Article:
If experience makes one more nimble at handling upheaval, then the Mid-Valley could possibly ride the storm as well or better than its neighbors.
It wasn’t that many years ago that Willits Town Center’s most defining physical feature was an incomplete Whole Foods foundation that was a manifestation of the great recession. It remained in that incomplete state for about three years. More recently, Old Town’s economic engine stalled abruptly during the summer-to-forget that followed the July 2018 Lake Christine Fire.
Yet nobody’s sugar coating this recession, especially Basalt Mayor Jacque Whitsitt.
“The economic impacts are going to be ridiculous,” Whitsitt said simply in advance of the March 17 town council meeting.
Elected officials passed an emergency ordinance last week to allow the joint meeting (which included the planning and zoning commission’s input and vote) to proceed virtually and without a large physical presence of either the public or most councillors.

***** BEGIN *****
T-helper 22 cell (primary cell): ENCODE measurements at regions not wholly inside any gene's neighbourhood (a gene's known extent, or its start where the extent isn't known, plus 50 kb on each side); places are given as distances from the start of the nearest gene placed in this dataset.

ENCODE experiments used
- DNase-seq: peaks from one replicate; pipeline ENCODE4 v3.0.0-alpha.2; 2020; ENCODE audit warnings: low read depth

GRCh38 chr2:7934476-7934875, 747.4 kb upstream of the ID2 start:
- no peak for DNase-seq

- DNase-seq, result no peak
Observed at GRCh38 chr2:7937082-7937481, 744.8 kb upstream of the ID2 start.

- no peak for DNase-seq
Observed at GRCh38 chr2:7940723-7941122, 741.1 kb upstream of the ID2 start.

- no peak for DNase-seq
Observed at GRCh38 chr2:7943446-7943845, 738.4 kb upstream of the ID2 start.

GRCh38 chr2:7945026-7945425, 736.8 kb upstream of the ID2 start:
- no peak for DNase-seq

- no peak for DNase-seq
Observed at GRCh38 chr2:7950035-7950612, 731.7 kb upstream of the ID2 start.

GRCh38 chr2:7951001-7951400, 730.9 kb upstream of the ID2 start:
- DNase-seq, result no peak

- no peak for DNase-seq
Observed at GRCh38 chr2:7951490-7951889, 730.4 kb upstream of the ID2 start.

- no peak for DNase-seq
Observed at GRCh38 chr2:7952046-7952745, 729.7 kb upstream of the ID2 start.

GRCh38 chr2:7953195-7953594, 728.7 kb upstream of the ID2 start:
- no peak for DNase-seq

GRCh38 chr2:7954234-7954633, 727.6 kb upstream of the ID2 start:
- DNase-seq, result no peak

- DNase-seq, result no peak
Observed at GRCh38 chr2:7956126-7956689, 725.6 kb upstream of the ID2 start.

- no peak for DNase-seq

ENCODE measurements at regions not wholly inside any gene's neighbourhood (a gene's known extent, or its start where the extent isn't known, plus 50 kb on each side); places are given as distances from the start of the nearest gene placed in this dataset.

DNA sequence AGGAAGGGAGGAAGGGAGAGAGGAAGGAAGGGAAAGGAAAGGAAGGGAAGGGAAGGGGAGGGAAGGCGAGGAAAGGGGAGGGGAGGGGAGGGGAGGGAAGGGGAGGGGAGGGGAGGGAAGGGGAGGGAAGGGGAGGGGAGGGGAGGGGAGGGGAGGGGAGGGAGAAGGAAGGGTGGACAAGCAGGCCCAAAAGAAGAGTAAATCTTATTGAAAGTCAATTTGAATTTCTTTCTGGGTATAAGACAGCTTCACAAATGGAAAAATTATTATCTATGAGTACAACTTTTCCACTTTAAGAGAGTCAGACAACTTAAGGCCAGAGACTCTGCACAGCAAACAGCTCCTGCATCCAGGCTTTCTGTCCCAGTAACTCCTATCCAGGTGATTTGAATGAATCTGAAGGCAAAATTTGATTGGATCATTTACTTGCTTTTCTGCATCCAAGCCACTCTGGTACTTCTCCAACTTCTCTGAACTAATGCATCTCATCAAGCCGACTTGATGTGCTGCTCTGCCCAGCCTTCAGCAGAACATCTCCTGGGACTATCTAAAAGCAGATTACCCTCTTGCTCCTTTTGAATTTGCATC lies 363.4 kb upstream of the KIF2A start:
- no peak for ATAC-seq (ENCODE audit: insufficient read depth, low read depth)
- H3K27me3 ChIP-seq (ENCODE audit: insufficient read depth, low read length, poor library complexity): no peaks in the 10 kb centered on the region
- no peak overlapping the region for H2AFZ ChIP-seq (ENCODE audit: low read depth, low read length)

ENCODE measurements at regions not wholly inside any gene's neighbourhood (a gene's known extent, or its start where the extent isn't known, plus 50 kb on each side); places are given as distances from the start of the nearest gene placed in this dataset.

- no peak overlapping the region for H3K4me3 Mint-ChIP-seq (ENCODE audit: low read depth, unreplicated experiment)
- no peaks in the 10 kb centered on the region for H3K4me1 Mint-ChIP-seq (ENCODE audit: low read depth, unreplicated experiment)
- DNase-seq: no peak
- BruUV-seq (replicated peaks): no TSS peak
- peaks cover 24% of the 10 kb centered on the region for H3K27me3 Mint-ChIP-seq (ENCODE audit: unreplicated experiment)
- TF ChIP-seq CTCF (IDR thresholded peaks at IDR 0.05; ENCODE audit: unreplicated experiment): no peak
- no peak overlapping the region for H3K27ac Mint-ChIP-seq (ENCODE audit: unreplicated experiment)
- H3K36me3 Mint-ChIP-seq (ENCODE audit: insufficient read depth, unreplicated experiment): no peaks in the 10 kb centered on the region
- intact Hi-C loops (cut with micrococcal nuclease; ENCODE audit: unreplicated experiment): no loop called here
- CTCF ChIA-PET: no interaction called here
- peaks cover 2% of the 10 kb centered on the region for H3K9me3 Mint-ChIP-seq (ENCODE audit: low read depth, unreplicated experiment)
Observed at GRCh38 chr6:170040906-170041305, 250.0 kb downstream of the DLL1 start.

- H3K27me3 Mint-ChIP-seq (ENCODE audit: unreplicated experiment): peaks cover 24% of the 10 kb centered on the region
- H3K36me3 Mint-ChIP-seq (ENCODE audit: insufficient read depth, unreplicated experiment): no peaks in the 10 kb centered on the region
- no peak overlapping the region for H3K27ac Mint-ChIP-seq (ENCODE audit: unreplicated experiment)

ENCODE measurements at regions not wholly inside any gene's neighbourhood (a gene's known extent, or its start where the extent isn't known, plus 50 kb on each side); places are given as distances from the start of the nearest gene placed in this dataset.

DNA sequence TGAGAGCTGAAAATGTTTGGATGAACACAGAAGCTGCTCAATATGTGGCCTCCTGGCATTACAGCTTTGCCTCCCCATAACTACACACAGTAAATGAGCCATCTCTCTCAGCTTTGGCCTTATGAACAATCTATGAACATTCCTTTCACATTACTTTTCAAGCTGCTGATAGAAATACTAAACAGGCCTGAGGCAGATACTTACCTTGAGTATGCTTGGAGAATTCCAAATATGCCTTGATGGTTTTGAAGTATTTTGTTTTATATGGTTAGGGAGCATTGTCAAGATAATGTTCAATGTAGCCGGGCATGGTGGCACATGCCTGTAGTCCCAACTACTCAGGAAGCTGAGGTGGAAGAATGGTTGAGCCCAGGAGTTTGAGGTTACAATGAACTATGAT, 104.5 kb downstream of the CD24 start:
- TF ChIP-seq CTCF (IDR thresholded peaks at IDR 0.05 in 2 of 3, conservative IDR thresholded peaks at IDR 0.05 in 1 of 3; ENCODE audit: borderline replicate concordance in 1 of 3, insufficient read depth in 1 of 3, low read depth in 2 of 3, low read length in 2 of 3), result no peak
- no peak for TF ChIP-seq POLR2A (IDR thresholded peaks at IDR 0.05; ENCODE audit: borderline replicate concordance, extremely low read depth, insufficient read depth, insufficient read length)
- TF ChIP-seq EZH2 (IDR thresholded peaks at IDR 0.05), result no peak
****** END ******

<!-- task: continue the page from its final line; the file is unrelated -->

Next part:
Both the P&Z and council members voted unanimously in favor of the town’s final master plan in a meeting that had its fair share of technical challenges (in part because there was a 45-second delay between the live meeting and when it was seen through the GrassRoots broadcast). Viewers were encouraged to either email or call with any comments but no members of the public weighed in during the Tuesday evening meeting that took less than an hour.
Another attempt at maintaining a semblance of normalcy during these suddenly abnormal times is moving ahead with no changes to the April 7 election for Basalt mayor and council.
In a press release from the town, Mahoney was quoted as saying, “It is still appropriate and safe to vote in our April election. Voting will give each of us in Basalt a say in our community’s future.”
The safety of election judges is of tantamount importance, Mayor Whitsitt emphasized. Mahoney concurred.